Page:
Nearly seven decades after its debut, the Corvette is getting a dramatic makeover.
The eighth generation of the quintessentially American sports car, referred to by enthusiasts as the C8, will be revealed Thursday night as the 2020 Corvette Stingray.
Featured in hundreds of movies, such as Mark Hamill’s “Corvette Summer,” and numerous songs, such as Prince’s “Little Red Corvette,” the General Motors sports car is tightly woven into the fabric of American culture.
And at a starting price of less than $56,000, it’s much more accessible than many of its exotic European competitors.
Known for its affordability as well as its lightweight, high-powered, low-slung design, the Vette is ranked as the most collectible car of all time, according to classic-car insurer and valuation firm Hagerty.
“The Corvette has existed in a category all its own as an American car,” said Hagerty CEO McKeel Hagerty. “It’s a pretty magical story through and through. It’s very evident they’re about to do it again.”
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The Vette, a Chevrolet model assembled in Bowling Green, Kentucky, is getting one of its biggest changes yet: The engine is shifting from underneath the hood to the middle of the car, making it a “mid-engine” car much like some of Europe’s speediest vehicles.
That change is aimed at making the vehicle even faster and better able to navigate sharp turns.
It’s the vehicle’s first total overhaul since GM resurrected the Stingray moniker for the seventh generation that debuted as a 2014 model.
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A Vette isn’t a Vette without some serious zip, so expect the engine growl on the C8 to wake up your neighbors.
Karl Brauer, the executive publisher of car-information sites Kelley Blue Book and Autotrader, predicted a range of 460 to 500 horsepower for the base model of the 2020 car.
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But expect eye-popping numbers for the loaded editions, including a possible ZR1 supercar.
Rumors were flying earlier this year that GM had to delay the new Corvette because it was so powerful that its frame was warping in track tests. Industry observers have speculated that the high-flying version could achieve an astounding 1,000 horsepower.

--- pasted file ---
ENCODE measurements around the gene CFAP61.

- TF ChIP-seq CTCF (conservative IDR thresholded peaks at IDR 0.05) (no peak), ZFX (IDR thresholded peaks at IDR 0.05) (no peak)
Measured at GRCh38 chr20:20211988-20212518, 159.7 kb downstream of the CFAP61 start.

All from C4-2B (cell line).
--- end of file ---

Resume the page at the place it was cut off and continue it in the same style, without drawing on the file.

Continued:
The extra-powerful edition is sounding like an “unbelievable performer and fire-breathing monster,” Hagerty said.
Don’t change TOO much
The shift to a mid-engine setup carries risks, considering that even the slightest changes for a vehicle with a rabid following can stir up angst. (When engineers abandoned the car’s trademark round taillights in the 2014 redesign, critics loved it, but some fans were upset.)
To be sure, many Vette enthusiasts have been clamoring for such a mid-engine version for years. Even the GM engineer credited with transforming the car into a powerhouse, Zora Arkus-Duntov, is said to have proposed a mid-engine version since nearly the beginning.
Many fans are putting their trust in GM to get it right.
“I’ve never met a Corvette that I didn’t love,” said Chris Mazzilli, owner of Dream Car Restorations on Long Island and co-founder of Corvette Heroes, which is conducting a sweepstakes to give away 36 Corvettes from the first 36 model years at CorvetteHeroes.com in a promotion with the National Guard Education Fund.
One widely rumored change that might not sit well with fans: the elimination of the manual transmission.
Brauer said the stick shift is likely to go away for the Corvette, though he doubts it’ll lead to many lost sales. After all, the stick shift is slowly dying.
Be careful about the price
The Corvette’s appeal has long been predicated on price. You don’t have to be a multimillionaire to get a new one.
“They’ve always tried to be at the cutting edge of technology at a reasonable price,” Mazzilli said.
Its starting price of $55,900 in 2019 is more than most of us can afford, to be sure, but it’s still far below six-digit competitors like Aston Martin and Ferrari.
“It’s represented great value over the years,” Hagerty said. “Not bargain basement, but cutting-edge technology for a fraction of what the rest of the world has to offer.”
Yet GM is widely expected to increase the price for the 2020 edition. How much is too much?
Brauer said it’s possible GM will go upscale with the new Vette under the assumption that the loyal fan base will stick around and that it should potentially prioritize lower-volume, higher-profit cars.
Appeal to younger buyers
Here’s where GM has a big challenge with a vehicle that debuted in 1953: The Corvette’s most loyal fans are typically baby boomers or older members of Generation X, according to Hagerty.
What can GM do to appeal to a younger crowd to ensure the Vette’s longevity continues?
That’s hard to say, though one step could be to offer a powertrain that incorporates batteries and electric motors.
Brauer said a plug-in hybrid electric version of the Corvette is a possibility.
Take cues from the past
The 2020 Corvette needs to appeal to young buyers, but it also needs to capitalize on the qualities that have gotten it this far.
Lessons can be learned with the 1967 Corvette L88 Coupe, which set the record for most expensive Vette ever when it was sold in 2014 by auction house Barrett-Jackson for $3.88 million.
That car’s powerful, exclusive engine put in the rarefied company of the era’s elite race-worthy beasts.
GM could also take cues from the second generation Corvette from the mid-1960s, when the car was truly in its heyday. The average value of the second-generation Corvette is the highest at an average of $162,148, according to the Hagerty Price Guide.
But don’t repeat the mistakes of the ho-hum fourth-generation Corvette. It’s the cheapest average Corvette at $13,726, according to the Hagerty Price Guide.
Follow USA TODAY reporter Nathan Bomey on Twitter @NathanBomey.